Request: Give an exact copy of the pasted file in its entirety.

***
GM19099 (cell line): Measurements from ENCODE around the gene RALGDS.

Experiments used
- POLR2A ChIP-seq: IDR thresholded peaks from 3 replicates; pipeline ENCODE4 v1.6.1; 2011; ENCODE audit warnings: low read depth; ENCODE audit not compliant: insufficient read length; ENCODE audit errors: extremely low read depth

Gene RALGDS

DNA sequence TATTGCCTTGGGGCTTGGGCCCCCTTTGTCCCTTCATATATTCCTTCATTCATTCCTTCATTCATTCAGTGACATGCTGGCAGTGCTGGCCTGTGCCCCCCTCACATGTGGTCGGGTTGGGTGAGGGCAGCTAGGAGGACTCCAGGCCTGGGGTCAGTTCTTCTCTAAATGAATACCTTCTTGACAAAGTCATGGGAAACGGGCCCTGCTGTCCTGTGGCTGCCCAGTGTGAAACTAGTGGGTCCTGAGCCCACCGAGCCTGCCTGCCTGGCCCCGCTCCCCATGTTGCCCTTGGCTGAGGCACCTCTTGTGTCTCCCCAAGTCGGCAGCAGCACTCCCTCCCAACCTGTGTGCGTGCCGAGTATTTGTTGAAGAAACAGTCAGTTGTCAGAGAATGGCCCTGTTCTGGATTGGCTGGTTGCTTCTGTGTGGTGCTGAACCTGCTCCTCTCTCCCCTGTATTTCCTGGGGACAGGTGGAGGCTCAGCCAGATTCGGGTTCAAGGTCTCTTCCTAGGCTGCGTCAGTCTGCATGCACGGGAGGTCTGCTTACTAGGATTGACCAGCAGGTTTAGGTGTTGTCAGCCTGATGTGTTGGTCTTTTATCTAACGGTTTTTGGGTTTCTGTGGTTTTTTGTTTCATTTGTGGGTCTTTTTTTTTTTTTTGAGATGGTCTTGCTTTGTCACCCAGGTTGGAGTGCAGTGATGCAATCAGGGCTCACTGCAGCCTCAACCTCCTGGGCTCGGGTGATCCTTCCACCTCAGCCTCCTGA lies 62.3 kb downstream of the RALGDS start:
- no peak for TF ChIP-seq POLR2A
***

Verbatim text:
GM19099 (cell line): Measurements from ENCODE around the gene RALGDS.

Experiments used
- POLR2A ChIP-seq: IDR thresholded peaks from 3 replicates; pipeline ENCODE4 v1.6.1; 2011; ENCODE audit warnings: low read depth; ENCODE audit not compliant: insufficient read length; ENCODE audit errors: extremely low read depth

Gene RALGDS

DNA sequence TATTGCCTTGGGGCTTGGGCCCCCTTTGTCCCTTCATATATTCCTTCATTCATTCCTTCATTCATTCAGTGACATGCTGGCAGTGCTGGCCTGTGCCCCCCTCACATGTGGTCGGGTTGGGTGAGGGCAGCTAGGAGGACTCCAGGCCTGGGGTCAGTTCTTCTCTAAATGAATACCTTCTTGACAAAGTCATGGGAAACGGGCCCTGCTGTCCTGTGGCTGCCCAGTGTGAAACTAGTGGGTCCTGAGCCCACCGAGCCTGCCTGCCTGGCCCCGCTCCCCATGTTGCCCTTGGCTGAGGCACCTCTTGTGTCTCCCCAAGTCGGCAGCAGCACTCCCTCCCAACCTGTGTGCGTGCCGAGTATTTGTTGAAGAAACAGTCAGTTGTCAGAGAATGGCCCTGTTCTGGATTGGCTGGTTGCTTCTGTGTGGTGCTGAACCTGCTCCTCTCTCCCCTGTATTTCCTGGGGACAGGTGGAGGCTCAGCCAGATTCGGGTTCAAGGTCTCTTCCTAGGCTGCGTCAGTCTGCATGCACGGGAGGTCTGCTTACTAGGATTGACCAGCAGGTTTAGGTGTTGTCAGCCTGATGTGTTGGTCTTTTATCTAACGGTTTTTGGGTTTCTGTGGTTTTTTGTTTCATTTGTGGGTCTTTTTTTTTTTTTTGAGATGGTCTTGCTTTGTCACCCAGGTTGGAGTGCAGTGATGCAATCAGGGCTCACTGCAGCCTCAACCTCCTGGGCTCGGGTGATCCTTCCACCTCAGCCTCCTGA lies 62.3 kb downstream of the RALGDS start:
- no peak for TF ChIP-seq POLR2A